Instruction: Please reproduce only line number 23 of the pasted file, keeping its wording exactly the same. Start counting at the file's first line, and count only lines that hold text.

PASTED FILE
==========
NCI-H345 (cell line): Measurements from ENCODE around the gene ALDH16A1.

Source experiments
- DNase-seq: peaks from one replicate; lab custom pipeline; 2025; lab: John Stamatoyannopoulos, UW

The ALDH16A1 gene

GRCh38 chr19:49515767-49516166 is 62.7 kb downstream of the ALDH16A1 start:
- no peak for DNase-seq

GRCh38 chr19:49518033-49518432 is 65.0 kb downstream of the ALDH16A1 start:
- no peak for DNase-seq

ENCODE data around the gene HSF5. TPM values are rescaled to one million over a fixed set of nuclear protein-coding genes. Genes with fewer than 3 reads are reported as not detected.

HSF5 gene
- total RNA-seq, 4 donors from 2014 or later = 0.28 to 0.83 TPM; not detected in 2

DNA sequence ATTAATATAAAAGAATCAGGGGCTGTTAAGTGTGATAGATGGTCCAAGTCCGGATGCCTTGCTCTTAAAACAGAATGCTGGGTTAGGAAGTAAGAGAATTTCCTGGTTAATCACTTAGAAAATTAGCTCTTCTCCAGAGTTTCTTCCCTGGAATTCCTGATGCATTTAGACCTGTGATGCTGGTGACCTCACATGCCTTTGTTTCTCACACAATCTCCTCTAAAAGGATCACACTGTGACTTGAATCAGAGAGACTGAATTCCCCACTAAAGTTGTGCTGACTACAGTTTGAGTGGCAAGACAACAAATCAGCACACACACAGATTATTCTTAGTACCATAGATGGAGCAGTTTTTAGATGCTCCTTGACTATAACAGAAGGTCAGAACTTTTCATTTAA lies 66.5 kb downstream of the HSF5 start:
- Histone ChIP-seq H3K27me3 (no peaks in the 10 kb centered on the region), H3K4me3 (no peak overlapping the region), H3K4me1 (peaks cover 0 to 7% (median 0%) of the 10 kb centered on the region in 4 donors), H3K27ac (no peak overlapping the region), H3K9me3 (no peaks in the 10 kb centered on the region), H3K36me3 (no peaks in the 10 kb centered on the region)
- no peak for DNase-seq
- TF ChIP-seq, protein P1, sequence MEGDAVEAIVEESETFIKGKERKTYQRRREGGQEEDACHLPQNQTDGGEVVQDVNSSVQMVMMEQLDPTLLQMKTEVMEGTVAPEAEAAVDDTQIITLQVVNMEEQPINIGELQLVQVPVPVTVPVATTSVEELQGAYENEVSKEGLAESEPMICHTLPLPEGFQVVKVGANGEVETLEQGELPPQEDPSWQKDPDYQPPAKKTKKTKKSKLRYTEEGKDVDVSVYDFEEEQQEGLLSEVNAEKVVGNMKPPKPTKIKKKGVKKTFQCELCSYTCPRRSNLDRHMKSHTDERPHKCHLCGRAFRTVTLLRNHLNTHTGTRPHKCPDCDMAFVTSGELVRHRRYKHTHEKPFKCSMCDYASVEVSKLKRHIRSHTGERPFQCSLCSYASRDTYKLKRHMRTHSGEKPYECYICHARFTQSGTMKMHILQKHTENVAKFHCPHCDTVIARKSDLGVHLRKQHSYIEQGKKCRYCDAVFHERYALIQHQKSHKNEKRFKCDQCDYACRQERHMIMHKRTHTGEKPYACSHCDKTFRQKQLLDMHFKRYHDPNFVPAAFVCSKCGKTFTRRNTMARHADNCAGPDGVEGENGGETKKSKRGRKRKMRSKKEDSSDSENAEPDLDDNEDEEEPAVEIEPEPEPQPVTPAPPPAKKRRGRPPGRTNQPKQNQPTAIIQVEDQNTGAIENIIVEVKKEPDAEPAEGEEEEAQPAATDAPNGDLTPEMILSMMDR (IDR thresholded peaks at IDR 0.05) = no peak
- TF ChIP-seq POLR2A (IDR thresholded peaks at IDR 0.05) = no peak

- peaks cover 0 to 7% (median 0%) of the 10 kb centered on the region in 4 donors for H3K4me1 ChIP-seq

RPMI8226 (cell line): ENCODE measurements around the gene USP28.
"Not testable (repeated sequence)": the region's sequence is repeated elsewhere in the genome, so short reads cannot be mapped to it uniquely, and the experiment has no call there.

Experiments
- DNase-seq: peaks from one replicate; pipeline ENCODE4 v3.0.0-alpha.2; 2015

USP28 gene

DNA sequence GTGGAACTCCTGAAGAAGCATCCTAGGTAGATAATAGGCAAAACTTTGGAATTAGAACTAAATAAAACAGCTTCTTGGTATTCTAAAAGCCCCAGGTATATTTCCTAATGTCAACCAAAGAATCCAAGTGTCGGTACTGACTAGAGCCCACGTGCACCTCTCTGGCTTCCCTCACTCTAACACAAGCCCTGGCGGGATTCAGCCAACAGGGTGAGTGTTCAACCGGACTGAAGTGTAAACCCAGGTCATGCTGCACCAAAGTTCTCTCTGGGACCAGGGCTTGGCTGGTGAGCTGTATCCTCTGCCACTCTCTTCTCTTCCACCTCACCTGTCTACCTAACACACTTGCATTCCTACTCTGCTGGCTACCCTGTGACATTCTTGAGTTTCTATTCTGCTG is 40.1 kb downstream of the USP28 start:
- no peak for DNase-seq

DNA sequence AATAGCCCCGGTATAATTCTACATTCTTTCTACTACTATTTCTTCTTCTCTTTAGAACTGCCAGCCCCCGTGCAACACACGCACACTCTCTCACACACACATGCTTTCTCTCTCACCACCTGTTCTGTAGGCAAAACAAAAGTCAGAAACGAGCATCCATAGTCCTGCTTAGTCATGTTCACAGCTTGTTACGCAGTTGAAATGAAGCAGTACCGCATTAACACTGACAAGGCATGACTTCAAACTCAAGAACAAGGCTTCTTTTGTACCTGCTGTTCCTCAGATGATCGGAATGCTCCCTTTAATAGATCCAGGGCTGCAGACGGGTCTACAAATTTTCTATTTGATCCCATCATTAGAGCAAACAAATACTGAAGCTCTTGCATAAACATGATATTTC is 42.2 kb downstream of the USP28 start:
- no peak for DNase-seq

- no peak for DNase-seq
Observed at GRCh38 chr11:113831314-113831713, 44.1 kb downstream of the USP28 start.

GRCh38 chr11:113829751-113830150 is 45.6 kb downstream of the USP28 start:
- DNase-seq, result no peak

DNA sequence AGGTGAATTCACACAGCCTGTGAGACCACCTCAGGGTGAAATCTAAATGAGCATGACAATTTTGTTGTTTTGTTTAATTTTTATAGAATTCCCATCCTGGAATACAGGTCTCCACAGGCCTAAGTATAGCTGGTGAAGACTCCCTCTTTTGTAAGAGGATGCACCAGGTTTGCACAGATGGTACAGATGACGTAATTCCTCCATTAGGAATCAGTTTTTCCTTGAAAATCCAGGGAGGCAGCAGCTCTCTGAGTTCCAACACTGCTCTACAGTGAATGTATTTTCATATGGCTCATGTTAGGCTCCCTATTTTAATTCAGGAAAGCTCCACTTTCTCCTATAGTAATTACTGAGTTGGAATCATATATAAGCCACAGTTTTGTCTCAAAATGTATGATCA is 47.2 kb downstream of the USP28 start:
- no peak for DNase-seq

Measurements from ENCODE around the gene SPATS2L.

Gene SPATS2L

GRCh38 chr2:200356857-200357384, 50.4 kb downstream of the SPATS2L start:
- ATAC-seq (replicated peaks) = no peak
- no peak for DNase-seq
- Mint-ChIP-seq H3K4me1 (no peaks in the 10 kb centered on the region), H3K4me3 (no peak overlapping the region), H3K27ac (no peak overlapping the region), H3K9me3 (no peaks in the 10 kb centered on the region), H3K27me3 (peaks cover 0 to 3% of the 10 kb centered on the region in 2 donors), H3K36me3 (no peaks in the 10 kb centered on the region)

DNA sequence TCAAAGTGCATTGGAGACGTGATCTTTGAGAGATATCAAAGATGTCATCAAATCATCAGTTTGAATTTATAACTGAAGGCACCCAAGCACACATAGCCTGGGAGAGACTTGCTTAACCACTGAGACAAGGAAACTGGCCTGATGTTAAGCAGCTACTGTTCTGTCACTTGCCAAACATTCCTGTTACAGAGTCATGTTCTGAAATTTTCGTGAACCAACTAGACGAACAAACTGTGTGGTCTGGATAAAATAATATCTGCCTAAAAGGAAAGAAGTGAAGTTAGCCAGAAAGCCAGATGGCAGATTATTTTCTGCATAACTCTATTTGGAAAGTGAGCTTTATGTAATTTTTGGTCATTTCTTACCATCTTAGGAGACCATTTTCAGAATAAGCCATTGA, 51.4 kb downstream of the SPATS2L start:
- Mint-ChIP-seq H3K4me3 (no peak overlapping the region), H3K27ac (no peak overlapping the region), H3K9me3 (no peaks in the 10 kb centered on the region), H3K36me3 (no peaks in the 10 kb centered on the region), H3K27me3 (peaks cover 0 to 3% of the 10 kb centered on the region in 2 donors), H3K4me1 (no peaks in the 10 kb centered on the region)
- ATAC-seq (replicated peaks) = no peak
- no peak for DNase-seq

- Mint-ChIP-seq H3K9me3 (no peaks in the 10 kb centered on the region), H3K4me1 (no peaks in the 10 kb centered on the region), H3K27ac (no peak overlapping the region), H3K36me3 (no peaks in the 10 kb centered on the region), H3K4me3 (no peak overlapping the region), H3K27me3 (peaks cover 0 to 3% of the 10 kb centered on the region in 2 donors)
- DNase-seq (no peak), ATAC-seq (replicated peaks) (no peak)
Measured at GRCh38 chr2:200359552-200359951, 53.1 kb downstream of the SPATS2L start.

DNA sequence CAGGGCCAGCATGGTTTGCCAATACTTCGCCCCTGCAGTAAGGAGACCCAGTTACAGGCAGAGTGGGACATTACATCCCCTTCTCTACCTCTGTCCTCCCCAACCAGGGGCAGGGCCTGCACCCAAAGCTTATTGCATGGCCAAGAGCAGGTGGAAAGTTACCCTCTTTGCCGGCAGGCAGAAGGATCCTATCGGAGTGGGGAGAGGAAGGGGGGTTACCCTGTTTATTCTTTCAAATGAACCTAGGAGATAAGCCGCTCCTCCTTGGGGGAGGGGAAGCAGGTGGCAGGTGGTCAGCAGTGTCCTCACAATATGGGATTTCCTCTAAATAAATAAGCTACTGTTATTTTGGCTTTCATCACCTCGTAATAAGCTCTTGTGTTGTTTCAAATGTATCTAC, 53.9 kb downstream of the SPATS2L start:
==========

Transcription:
DNA sequence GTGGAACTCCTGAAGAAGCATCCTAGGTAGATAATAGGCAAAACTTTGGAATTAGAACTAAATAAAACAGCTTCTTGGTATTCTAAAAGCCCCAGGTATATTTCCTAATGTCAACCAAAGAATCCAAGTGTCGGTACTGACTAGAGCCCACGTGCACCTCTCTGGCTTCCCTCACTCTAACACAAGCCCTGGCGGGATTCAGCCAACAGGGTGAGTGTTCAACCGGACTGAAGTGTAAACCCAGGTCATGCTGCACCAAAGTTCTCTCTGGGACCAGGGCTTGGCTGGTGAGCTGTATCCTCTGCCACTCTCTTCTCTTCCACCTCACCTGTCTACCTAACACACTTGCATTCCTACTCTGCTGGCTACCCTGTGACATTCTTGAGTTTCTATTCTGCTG is 40.1 kb downstream of the USP28 start: